Bakary Sako’s resurgence a contract dilemma for Crystal Palace

BRIGHTON 2 

Stephens 25 Murray 87

CRYSTAL PALACE 1

Sako 69

By RICHARD CAWLEY at the Amex Stadium

 

It was more AARGH than VAR for Roy Hodgson as Crystal Palace bowed out of the FA Cup.

The Eagles boss rested Wilfried Zaha and Christian Benteke for Monday’s third round tie – clearly prioritising tomorrow’s Premier League home game against Burnley – but still ended up losing Jeffrey Schlupp and Andros Townsend to injury.

So the first ever use of the Video Assistant Referee system in a domestic game was hardly of the greatest importance to Hodgson, not when he looks set to have both players missing for a number of weeks.

It’s not been a great start to 2018 with Jason Puncheon and Scott Dann both ruled out for the remainder of the season with knee injuries.

Fortunately Palace have options at left-back in Patrick Van Aanholt and Pape Souare. And Bakary Sako, who provided further evidence of a resurgence with a spanking equaliser on the South Coast, may be able to fill Townsend’s boots.

Without this volume of injuries – the current total is eight although Ruben Loftus-Cheek and Joel Ward could be back available this weekend – you wonder exactly where the South London club would be in the Premier League standings.

They have now had sizeable chunks of the campaign without Zaha, Benteke and Mamadou Sakho. It’s not just their talents which have been missed, but also the strain that has put on other members of the squad who face an increased workload – no-one needs telling that bumps up the risk of picking up knocks.

Zaha’s return saw a spike in results and performances. Sakho would be the first-choice centre-back with James Tomkins, who was benched along with Luka Milivojevic, emerging as his most reliable partner.

Having at least one established striker fit helps. Benteke – even if there are rumblings behind the scenes that he is not the type of forward that Hodgson prefers to utilise – has his uses. The lack of crosses from out wide blunts some of his scoring prowess.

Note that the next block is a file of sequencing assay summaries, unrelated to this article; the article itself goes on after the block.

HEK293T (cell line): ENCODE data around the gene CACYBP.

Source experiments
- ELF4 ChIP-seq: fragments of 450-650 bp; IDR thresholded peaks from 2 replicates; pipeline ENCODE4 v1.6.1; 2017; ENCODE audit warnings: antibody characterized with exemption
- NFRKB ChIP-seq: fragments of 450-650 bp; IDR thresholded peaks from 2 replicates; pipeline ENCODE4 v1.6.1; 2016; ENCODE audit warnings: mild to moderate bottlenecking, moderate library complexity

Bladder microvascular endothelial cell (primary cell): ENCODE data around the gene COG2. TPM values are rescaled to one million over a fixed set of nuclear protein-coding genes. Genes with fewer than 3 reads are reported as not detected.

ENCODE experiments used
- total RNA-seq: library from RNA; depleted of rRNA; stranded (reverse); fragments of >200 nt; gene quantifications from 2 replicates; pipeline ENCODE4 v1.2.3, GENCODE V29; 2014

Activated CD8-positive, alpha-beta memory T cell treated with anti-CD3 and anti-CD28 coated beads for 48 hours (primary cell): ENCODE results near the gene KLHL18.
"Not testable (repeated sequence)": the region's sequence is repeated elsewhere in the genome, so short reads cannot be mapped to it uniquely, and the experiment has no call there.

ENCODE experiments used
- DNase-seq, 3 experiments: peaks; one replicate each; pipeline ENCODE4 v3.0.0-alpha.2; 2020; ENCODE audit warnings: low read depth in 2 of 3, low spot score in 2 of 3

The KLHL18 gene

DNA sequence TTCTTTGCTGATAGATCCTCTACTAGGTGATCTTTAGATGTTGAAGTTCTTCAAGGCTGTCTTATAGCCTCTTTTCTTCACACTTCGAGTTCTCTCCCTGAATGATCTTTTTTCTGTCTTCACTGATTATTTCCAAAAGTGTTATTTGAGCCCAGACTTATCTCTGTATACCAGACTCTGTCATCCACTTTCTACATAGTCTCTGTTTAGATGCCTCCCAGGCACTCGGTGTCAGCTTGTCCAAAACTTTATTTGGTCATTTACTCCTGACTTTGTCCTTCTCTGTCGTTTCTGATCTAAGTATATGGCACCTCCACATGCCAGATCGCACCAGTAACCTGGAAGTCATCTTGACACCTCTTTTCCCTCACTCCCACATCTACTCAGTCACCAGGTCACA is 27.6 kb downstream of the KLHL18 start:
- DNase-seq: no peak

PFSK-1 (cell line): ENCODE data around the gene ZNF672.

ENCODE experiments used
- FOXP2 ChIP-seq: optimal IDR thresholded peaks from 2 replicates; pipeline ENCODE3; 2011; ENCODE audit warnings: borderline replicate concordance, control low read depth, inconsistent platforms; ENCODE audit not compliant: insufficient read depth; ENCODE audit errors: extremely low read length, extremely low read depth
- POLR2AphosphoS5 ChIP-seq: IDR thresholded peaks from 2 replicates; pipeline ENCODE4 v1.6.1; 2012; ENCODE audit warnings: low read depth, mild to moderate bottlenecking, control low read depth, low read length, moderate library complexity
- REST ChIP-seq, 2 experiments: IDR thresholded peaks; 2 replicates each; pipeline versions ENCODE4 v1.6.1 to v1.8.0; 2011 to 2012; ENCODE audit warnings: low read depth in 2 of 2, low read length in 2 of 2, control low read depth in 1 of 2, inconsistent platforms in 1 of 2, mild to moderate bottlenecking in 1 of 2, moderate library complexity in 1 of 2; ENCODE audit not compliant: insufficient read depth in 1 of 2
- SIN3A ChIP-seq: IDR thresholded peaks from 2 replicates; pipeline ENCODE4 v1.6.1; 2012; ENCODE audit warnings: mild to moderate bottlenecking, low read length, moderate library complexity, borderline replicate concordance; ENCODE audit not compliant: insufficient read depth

The word before the window opened was that the big Belgian could be sold, provided Palace can line up an acceptable replacement.

But suddenly the amount of incomings needed has swollen due to long-term injuries, as well as adding new areas of the pitch where reinforcements are required.

Sako’s situation is an interesting one. For much of his Eagles career he has not looked in peak condition. But, and this may be purely coincidence, the Malian international has slimmed down and belatedly began to deliver in a red-and-blue shirt, just as his contract moves into its last six months.

It throws up a dilemma for Palace. Sako turns 30 in April and his next contract will be his last lucrative one – you’d imagine the former Wolves winger would be seeking a three-year deal. How much does current form dictate negotiating strategy?

At times Sako was isolated at Brighton playing in the central striking role, particularly in the first half as the Eagles did not overcommit numbers forward.

His fourth goal of the season was a cracker. He struck across the ball with his weaker right foot from the edge of the box.

Neither side wanted a replay. And Glenn Murray managed to decide it just as a return at Selhurst Park loomed large.

To mangle an old Edwin Starr song – VAR, what it is good for? Deciding a contentious decision is the answer.

It looked as if Murray could have handled as he got the slightest of touches to help Uwe Huenemeier’s header into the back of Wayne Hennessey’s net. But the benefit of replays – something not previously afforded to the officials – saw them decide only his right knee made contact.

If only there was some new technology to speed up the recovery time for injuries, Palace would be first in the queue.

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